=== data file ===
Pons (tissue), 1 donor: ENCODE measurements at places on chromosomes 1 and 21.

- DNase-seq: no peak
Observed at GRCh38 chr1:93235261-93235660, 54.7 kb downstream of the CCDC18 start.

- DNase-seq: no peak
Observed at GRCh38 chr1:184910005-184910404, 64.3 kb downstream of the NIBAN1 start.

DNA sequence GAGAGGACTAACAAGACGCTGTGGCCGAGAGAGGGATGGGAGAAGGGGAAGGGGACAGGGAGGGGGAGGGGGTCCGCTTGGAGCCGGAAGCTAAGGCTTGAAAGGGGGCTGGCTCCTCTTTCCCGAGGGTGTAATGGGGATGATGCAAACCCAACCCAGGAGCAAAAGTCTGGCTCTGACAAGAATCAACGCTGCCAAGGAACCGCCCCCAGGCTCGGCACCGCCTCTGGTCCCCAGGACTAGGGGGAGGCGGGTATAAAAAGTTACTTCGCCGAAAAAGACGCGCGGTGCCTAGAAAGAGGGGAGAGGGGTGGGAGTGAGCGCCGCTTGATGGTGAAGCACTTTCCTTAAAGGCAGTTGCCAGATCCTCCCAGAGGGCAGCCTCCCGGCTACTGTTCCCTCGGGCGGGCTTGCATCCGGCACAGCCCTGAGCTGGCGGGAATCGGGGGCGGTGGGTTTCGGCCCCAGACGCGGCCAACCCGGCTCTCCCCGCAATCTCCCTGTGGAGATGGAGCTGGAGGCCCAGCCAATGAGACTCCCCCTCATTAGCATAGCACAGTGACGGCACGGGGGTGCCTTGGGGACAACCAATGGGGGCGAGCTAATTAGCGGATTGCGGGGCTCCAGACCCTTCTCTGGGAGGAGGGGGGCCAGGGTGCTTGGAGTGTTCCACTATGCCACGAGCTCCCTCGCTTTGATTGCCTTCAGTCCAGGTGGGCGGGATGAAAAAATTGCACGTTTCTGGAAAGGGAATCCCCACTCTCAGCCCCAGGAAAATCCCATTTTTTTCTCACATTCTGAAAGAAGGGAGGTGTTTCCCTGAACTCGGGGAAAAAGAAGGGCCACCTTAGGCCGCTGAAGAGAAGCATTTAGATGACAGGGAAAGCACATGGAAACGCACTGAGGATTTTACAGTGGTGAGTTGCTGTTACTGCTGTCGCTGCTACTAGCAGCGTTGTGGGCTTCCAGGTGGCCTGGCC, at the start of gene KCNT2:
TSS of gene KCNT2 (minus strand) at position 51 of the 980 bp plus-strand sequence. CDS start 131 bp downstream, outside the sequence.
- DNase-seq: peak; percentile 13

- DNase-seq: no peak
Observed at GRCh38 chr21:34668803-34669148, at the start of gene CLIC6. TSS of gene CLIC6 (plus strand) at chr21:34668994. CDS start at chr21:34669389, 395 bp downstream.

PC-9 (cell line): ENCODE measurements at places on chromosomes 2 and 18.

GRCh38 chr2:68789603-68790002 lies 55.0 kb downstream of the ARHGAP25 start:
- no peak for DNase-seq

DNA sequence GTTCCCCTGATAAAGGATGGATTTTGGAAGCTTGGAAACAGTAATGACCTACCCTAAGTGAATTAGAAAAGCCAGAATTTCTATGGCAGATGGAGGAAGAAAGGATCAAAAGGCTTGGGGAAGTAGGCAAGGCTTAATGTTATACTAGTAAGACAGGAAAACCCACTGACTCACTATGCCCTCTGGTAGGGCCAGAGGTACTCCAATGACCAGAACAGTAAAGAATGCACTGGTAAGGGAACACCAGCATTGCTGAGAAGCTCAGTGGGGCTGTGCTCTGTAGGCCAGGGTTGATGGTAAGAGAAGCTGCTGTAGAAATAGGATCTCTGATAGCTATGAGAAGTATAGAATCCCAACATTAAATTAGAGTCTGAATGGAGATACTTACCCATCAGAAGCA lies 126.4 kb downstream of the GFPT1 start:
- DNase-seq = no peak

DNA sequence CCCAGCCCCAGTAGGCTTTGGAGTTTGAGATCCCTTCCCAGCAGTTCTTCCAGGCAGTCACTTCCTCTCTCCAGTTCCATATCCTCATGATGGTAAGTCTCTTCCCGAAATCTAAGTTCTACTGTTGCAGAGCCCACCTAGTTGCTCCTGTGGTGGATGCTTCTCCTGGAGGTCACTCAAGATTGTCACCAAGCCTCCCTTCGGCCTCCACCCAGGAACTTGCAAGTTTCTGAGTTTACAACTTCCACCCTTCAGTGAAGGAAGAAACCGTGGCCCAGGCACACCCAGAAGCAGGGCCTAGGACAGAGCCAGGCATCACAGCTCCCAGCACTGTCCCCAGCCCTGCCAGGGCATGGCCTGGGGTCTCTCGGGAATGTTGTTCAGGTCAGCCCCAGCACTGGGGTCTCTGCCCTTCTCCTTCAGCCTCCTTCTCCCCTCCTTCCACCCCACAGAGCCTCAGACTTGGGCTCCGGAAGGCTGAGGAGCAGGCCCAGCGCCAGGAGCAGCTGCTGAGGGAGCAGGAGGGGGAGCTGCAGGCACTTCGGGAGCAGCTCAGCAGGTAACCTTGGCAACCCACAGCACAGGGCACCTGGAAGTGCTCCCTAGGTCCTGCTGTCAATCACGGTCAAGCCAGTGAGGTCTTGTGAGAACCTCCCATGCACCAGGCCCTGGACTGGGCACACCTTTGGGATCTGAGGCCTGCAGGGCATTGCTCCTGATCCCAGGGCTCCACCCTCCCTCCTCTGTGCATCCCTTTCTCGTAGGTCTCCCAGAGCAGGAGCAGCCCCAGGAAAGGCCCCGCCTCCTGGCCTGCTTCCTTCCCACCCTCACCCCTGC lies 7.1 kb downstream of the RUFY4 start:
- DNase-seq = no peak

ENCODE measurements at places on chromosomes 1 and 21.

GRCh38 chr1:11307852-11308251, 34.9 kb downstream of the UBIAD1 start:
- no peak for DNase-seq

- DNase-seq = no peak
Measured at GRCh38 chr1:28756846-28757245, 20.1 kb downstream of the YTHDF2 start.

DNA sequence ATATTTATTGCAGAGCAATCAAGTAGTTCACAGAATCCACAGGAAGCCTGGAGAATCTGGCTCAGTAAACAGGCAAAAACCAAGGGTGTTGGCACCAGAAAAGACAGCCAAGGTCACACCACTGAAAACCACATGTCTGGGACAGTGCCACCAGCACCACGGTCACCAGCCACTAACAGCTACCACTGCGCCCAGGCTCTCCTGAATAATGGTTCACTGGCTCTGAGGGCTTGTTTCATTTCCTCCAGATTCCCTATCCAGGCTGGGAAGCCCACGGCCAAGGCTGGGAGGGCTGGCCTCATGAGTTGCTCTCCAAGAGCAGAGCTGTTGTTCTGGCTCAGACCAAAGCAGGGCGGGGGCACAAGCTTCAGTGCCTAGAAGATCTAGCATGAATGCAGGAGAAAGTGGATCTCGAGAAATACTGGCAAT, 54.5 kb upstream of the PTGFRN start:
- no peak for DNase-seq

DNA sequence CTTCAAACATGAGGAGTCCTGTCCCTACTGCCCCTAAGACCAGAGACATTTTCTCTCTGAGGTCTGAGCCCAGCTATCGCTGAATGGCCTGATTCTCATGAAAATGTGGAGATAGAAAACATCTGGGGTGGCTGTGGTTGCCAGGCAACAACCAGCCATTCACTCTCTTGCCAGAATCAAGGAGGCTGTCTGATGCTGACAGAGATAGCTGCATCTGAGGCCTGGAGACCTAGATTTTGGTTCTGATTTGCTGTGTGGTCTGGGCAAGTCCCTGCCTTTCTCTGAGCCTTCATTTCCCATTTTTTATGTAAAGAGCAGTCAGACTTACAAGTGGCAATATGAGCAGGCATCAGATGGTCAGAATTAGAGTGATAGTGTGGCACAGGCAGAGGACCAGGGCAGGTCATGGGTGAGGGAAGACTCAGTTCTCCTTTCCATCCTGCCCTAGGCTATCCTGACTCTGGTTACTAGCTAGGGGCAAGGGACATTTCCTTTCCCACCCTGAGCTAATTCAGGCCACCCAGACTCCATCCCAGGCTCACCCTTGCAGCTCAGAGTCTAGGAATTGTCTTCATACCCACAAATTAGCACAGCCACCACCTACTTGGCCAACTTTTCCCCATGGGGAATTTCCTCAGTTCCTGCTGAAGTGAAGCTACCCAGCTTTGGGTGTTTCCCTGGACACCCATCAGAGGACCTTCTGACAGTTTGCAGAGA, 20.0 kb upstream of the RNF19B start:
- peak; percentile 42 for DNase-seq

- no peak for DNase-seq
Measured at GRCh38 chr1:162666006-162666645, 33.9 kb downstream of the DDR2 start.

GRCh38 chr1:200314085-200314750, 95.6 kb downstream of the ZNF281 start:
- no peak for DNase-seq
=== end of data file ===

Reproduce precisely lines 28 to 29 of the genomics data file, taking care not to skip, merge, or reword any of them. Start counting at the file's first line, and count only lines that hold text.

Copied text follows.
Measured at GRCh38 chr1:162666006-162666645, 33.9 kb downstream of the DDR2 start.

GRCh38 chr1:200314085-200314750, 95.6 kb downstream of the ZNF281 start: